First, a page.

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Journalism Diversity Fund celebrated at NCTJ conference

Bursary recipients, mentors, sponsors and supporters were in attendance at the NCTJ’s equality, diversity and inclusion conference at Reuters today to celebrate the work of the Journalism Diversity Fund (JDF).

Bursary recipients, mentors, sponsors and supporters were in attendance at the NCTJ’s equality, diversity and inclusion conference at Reuters today to celebrate the work of the Journalism Diversity Fund (JDF).

Since its launch in 2005, the JDF has awarded 340 bursaries to fund the journalism training of diverse students.

Following the conference sessions, where journalists and industry professionals discussed topics related to diversity in journalism, three JDF recipients were presented with specialist bursaries.

Bree Johnson-Obeng was awarded this year’s Claire Prosser bursary, which helps people from all walks of life into broadcast and digital careers. It was set up in the memory of founder and former director of the BBC Journalism Trainee Scheme, Claire Prosser, who died suddenly in 2014.

Bree, who is studying on the fast-track news reporting course with PA Training, has demonstrated great determination and dedication to succeed, completing her final year of university battling PTSD after experiencing a terror attack and homelessness.

The bursary was awarded to Bree at the conference by Claire’s daughter, Ellen Clabburn.

Two recipients were also presented with the Thomas Ready bursary, which is awarded each year to a JDF recipient who has a long-term illness, health problem or disability.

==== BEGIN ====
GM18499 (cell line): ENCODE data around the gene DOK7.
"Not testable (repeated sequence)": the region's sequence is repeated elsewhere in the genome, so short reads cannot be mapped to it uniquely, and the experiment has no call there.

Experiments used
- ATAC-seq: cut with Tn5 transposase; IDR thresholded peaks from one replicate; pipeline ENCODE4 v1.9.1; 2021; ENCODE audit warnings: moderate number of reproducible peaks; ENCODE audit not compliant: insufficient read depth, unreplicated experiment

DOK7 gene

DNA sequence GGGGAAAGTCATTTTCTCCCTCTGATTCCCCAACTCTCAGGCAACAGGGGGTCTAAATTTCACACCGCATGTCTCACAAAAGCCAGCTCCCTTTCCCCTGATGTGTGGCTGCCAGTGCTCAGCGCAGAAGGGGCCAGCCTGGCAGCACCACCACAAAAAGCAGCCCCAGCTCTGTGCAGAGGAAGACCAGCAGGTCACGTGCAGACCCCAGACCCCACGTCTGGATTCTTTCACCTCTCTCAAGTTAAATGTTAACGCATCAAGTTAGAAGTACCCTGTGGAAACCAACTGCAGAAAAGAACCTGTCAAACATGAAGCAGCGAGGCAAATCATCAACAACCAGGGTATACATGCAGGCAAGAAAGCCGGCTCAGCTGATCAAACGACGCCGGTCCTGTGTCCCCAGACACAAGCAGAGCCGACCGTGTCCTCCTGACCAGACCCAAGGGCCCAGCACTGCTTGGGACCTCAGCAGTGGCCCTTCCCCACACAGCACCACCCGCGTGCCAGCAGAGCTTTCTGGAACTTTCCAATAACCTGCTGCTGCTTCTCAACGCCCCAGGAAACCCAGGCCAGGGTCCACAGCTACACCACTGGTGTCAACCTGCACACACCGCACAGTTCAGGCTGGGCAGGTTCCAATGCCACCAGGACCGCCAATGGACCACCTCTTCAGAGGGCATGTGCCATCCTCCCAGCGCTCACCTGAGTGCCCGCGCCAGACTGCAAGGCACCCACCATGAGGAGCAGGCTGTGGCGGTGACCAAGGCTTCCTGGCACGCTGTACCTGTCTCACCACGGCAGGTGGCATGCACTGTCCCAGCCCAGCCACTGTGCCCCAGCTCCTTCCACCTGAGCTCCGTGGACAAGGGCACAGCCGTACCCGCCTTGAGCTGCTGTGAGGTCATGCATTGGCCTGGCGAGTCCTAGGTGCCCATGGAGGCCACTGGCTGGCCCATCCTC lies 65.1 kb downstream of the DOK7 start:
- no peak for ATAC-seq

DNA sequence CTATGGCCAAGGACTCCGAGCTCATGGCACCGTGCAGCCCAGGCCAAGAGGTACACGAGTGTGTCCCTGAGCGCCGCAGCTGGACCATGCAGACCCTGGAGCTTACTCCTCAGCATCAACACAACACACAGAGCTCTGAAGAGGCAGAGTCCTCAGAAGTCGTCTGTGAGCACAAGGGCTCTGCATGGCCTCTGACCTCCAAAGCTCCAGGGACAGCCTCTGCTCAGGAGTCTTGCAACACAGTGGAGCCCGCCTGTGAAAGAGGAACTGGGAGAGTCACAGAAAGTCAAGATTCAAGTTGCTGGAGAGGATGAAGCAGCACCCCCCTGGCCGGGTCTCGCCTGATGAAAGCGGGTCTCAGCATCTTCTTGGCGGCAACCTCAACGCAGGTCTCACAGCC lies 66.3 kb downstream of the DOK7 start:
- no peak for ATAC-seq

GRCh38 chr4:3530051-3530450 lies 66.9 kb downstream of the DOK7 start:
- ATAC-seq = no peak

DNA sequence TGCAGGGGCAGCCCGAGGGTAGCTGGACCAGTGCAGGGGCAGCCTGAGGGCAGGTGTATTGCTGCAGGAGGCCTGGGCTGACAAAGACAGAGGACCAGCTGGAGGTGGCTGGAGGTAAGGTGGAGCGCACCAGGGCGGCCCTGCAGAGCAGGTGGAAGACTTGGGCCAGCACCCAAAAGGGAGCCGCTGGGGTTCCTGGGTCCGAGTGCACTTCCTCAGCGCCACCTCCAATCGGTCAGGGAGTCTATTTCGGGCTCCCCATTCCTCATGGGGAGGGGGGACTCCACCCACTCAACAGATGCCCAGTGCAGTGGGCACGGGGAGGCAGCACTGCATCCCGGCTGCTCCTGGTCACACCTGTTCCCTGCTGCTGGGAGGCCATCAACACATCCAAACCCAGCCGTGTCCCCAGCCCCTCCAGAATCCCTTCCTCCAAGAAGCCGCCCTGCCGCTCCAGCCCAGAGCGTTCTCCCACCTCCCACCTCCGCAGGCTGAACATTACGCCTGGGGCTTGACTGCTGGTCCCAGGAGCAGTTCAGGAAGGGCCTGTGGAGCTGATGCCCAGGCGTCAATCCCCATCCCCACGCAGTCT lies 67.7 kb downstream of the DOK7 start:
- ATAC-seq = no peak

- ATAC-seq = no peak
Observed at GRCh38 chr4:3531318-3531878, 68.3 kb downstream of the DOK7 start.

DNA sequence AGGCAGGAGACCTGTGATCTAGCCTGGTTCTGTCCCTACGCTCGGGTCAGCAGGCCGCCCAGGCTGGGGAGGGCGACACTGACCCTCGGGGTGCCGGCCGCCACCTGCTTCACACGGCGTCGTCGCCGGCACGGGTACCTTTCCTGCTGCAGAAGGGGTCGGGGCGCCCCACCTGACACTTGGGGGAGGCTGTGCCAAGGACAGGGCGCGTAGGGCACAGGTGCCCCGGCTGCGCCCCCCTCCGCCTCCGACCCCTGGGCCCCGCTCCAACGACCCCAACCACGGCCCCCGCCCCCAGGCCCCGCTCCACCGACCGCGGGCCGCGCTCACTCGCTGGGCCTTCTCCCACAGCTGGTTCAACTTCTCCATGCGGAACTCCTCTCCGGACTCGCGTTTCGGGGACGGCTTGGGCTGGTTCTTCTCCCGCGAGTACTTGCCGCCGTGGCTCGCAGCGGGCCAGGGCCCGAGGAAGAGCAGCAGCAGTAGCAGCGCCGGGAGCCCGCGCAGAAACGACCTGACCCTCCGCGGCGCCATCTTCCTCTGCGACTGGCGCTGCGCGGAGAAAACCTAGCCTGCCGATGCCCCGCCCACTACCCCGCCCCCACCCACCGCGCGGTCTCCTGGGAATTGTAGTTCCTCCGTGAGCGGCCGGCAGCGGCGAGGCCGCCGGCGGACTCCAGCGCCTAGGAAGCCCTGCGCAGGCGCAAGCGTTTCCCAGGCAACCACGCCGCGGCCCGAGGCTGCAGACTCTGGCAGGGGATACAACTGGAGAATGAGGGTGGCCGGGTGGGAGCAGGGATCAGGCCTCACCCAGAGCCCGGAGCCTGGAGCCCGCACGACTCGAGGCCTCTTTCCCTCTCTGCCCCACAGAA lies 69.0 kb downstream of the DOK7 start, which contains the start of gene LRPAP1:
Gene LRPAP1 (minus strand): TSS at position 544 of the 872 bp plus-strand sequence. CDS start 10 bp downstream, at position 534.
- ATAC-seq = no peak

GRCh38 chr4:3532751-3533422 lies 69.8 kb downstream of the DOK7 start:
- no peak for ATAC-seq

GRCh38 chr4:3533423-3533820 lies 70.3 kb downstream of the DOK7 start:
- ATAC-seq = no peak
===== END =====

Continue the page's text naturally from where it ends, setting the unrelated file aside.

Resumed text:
The bursary was set up in the memory of the Sky Sports News journalist Thomas Read, who died unexpectedly in 2015, aged 25. Thomas was an inspirational journalist who, in spite of his cerebral palsy, achieved a substantial amount in the field of journalism in a short space of time.

Kate Pounds, who will soon begin the part-time multimedia journalism course at News Associates London, was awarded the bursary alongside Amy Clarke, who will study at the University of Sheffield on their NCTJ-accredited MA journalism course.

Kate would like to help promote the fact that visually impaired, and other disabled, people take part in sports as often and fully as their peers.

Amy says journalism has helped her overcome anxiety, and she hopes to become part of the next generation of journalists who are a truer representation of the public.

Kate and Amy were awarded their bursaries by Thomas’ brother, Jamie Read.

The event also saw NLA media access, founding sponsor of the Journalism Diversity Fund, present their annual donation.

Neil O’Brien, commercial director of NLA media access, presented the cheque for £100,000 to Kim Fletcher, chairman of the NCTJ.

Two former Journalism Diversity Fund recipients were also welcomed to the stage to share their experiences with the audience.

Jess Glass, who studied at News Associates in London and is now a reporter for PA Media, said: “I’m a gay, trans orphan from a working-class background and I felt that any one of those identities would disqualify me from a career in the industry.

“Getting the bursary not only meant I could afford to study, but it’s given me that reassurance that actually I do belong in this industry and there’s something really comforting about knowing that there are tangible attempts to make journalism a better place.”

Yusaf Khan, who studied at Cardiff University and is now a reporter for Business Insider, offered his advice to students: “Take every opportunity to email your local newspaper to see if they can take you on or take your pitches. If you know someone who needs something written, ask to do it – just try to get as much experience as possible.

“I want to say a big thanks to the JDF as it helped me get through my course financially, but more importantly it got me my first proper job as a journalist. That’s something I will always be truly grateful for.”

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